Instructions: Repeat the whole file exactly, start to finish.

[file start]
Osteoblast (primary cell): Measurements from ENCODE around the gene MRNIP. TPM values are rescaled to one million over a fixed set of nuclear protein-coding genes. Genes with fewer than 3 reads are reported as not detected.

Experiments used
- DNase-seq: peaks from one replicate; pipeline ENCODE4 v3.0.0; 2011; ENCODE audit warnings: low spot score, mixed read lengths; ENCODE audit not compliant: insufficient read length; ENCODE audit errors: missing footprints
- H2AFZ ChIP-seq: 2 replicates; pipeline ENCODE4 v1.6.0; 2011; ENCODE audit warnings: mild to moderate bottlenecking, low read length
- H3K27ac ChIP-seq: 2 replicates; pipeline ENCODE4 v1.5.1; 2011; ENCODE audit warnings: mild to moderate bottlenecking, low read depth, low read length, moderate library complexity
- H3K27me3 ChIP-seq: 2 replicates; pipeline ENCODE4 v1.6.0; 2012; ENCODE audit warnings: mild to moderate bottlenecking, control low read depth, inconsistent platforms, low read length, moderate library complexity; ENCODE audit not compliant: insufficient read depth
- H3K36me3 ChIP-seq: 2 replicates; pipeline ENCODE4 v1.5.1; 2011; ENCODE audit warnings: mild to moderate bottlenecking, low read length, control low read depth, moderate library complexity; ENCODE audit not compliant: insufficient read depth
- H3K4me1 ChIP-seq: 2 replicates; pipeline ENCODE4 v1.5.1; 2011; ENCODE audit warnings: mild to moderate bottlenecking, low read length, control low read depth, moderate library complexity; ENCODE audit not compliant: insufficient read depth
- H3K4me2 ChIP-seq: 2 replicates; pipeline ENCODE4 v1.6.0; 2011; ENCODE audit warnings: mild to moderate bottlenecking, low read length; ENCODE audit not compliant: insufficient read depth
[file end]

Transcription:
Osteoblast (primary cell): Measurements from ENCODE around the gene MRNIP. TPM values are rescaled to one million over a fixed set of nuclear protein-coding genes. Genes with fewer than 3 reads are reported as not detected.

Experiments used
- DNase-seq: peaks from one replicate; pipeline ENCODE4 v3.0.0; 2011; ENCODE audit warnings: low spot score, mixed read lengths; ENCODE audit not compliant: insufficient read length; ENCODE audit errors: missing footprints
- H2AFZ ChIP-seq: 2 replicates; pipeline ENCODE4 v1.6.0; 2011; ENCODE audit warnings: mild to moderate bottlenecking, low read length
- H3K27ac ChIP-seq: 2 replicates; pipeline ENCODE4 v1.5.1; 2011; ENCODE audit warnings: mild to moderate bottlenecking, low read depth, low read length, moderate library complexity
- H3K27me3 ChIP-seq: 2 replicates; pipeline ENCODE4 v1.6.0; 2012; ENCODE audit warnings: mild to moderate bottlenecking, control low read depth, inconsistent platforms, low read length, moderate library complexity; ENCODE audit not compliant: insufficient read depth
- H3K36me3 ChIP-seq: 2 replicates; pipeline ENCODE4 v1.5.1; 2011; ENCODE audit warnings: mild to moderate bottlenecking, low read length, control low read depth, moderate library complexity; ENCODE audit not compliant: insufficient read depth
- H3K4me1 ChIP-seq: 2 replicates; pipeline ENCODE4 v1.5.1; 2011; ENCODE audit warnings: mild to moderate bottlenecking, low read length, control low read depth, moderate library complexity; ENCODE audit not compliant: insufficient read depth
- H3K4me2 ChIP-seq: 2 replicates; pipeline ENCODE4 v1.6.0; 2011; ENCODE audit warnings: mild to moderate bottlenecking, low read length; ENCODE audit not compliant: insufficient read depth